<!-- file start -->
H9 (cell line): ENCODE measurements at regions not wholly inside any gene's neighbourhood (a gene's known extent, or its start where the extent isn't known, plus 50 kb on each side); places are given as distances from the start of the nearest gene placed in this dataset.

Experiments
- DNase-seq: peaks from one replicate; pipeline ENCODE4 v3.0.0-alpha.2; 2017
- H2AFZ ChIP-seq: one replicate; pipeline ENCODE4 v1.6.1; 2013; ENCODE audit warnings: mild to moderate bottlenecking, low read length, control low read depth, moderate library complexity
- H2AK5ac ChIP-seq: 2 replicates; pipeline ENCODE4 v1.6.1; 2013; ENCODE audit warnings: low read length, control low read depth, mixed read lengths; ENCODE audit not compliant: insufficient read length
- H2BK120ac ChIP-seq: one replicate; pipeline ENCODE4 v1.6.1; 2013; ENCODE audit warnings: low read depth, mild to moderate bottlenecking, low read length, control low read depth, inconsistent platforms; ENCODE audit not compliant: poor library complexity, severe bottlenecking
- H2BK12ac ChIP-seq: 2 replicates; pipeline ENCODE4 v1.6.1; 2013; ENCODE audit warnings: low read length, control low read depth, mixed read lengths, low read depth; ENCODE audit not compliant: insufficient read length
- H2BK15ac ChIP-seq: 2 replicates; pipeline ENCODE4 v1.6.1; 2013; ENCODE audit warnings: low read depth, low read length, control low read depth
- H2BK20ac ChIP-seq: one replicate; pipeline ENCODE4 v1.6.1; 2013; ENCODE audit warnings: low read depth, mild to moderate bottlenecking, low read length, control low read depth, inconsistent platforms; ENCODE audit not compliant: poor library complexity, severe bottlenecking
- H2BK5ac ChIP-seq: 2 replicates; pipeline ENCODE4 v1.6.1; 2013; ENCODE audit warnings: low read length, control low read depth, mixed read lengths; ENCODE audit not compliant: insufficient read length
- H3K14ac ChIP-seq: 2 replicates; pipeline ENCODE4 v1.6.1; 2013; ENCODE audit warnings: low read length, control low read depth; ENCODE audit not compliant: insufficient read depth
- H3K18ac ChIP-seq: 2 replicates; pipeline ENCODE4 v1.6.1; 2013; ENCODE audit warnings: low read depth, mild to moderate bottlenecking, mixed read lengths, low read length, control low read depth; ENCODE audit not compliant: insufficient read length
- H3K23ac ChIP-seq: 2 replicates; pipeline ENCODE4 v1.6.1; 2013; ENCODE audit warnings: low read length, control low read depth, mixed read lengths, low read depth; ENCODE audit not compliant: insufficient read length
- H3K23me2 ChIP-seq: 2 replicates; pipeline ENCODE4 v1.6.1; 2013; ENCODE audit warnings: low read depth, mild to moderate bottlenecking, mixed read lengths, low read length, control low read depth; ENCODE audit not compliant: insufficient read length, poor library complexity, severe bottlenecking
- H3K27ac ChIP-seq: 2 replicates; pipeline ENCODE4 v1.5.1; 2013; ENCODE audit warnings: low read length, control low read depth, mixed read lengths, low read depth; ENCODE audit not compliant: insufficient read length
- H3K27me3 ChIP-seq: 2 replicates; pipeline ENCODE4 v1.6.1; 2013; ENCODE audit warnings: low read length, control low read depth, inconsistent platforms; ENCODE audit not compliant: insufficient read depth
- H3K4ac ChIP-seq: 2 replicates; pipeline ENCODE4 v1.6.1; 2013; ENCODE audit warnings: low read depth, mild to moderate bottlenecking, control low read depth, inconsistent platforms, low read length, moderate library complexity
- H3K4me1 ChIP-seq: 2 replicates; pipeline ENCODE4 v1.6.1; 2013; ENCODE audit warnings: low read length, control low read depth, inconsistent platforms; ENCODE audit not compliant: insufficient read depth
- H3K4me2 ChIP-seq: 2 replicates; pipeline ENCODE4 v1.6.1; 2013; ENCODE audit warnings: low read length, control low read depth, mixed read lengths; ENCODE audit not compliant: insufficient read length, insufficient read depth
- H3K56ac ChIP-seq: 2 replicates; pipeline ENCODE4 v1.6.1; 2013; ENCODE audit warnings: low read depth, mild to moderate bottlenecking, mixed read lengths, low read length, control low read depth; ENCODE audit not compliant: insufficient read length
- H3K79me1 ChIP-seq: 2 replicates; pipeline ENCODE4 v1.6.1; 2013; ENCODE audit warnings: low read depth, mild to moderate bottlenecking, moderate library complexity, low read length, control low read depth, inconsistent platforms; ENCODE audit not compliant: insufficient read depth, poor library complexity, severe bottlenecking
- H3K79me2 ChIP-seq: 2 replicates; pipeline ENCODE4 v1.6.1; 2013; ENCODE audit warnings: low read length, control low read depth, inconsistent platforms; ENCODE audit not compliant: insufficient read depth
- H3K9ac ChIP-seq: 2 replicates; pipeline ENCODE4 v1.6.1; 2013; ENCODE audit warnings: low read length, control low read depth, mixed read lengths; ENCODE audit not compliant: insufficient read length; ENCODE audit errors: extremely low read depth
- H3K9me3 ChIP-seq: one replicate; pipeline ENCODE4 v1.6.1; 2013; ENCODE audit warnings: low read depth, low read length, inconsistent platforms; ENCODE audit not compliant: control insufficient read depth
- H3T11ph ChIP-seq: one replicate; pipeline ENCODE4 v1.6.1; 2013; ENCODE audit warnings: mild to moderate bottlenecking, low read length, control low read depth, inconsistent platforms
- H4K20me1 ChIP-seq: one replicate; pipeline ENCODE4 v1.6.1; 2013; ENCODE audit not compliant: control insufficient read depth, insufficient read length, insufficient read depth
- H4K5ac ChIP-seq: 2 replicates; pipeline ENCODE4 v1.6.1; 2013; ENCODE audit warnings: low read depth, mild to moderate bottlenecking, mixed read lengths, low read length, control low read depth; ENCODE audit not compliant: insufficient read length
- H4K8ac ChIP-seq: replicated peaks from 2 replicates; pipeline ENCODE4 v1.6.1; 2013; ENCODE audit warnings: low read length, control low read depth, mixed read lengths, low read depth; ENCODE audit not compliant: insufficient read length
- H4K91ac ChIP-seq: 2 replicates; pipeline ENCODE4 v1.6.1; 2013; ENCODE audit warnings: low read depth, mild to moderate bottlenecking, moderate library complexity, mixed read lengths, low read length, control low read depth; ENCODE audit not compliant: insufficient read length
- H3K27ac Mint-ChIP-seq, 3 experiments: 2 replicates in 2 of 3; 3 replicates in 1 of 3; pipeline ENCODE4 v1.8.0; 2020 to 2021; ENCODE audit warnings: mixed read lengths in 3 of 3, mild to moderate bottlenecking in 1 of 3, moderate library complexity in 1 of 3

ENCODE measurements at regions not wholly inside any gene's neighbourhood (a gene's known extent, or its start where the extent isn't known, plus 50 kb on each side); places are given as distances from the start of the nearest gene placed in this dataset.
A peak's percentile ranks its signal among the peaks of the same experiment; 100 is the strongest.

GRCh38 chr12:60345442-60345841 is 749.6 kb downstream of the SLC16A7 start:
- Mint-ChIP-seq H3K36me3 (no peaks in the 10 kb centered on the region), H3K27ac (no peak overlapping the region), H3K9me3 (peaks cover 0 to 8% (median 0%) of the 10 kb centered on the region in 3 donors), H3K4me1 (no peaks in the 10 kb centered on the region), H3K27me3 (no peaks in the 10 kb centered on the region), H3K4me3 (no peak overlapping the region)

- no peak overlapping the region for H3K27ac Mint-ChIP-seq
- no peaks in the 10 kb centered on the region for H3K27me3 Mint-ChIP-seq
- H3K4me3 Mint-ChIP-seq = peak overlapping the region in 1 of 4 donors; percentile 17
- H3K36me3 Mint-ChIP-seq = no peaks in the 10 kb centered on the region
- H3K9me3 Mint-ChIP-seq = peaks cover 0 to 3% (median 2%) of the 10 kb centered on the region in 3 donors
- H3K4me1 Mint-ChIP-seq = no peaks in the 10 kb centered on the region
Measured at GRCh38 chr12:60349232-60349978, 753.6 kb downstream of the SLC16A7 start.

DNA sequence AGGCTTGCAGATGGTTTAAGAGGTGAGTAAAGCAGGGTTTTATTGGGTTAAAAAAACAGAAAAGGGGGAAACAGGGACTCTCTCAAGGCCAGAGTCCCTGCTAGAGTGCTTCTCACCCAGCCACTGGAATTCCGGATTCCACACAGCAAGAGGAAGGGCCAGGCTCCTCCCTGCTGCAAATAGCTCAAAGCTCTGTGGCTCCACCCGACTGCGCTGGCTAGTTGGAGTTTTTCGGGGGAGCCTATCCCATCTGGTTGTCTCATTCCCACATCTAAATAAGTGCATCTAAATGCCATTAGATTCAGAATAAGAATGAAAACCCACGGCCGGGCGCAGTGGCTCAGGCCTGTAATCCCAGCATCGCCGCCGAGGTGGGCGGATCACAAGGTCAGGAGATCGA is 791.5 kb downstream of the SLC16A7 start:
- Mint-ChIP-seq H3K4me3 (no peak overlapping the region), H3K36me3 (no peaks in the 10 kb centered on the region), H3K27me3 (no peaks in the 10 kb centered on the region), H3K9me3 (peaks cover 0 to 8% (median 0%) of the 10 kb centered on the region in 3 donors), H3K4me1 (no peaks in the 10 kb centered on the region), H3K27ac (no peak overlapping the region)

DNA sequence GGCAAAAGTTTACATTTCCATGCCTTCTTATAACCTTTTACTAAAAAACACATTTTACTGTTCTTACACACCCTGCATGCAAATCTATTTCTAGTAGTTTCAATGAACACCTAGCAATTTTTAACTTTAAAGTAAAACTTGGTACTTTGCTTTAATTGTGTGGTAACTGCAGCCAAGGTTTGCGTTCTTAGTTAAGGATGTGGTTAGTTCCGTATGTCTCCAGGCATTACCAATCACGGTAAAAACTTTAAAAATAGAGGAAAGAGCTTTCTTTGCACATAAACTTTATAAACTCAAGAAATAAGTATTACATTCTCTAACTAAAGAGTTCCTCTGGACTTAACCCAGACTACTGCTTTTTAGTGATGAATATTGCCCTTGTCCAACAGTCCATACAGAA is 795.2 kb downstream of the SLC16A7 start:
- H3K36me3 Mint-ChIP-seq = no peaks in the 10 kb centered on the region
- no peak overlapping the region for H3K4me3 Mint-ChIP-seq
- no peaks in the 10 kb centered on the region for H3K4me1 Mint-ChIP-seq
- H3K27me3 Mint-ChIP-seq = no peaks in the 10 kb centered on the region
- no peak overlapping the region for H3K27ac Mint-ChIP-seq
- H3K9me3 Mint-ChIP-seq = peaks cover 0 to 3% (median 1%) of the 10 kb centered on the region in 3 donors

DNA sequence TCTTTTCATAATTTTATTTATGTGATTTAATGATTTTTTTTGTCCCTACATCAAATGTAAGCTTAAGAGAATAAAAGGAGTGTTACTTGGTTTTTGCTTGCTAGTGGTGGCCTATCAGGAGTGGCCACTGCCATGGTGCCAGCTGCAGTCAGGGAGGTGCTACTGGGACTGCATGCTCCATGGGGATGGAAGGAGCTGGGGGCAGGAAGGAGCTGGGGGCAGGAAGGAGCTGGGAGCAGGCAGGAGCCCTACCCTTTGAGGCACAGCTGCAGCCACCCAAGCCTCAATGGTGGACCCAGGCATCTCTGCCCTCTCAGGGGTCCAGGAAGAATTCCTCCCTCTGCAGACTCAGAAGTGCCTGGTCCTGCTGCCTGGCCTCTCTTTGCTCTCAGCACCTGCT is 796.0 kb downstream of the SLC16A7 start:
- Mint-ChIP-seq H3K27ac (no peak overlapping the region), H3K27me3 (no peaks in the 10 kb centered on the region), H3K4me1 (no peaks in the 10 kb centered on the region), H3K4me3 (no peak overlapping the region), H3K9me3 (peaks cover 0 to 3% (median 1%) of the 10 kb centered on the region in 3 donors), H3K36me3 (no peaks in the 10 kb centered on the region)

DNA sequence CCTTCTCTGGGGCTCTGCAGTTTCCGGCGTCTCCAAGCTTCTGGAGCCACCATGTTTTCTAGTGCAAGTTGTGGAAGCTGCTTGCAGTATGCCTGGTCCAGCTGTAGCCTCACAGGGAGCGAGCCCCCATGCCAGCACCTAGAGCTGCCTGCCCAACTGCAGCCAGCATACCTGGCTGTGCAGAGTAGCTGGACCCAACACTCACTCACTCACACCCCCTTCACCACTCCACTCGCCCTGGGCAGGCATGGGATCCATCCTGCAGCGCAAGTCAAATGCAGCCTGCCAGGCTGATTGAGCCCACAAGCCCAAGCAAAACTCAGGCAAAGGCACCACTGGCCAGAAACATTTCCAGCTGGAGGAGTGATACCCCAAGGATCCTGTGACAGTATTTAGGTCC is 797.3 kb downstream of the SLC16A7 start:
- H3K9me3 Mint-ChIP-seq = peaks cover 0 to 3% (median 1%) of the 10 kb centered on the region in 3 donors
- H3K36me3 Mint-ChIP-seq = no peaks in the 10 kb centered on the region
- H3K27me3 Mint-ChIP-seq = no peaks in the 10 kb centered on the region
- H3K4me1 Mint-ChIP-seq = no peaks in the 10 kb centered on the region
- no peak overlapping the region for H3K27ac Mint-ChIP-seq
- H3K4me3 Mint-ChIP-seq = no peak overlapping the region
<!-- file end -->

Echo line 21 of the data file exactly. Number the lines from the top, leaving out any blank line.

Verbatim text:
- H3K79me1 ChIP-seq: 2 replicates; pipeline ENCODE4 v1.6.1; 2013; ENCODE audit warnings: low read depth, mild to moderate bottlenecking, moderate library complexity, low read length, control low read depth, inconsistent platforms; ENCODE audit not compliant: insufficient read depth, poor library complexity, severe bottlenecking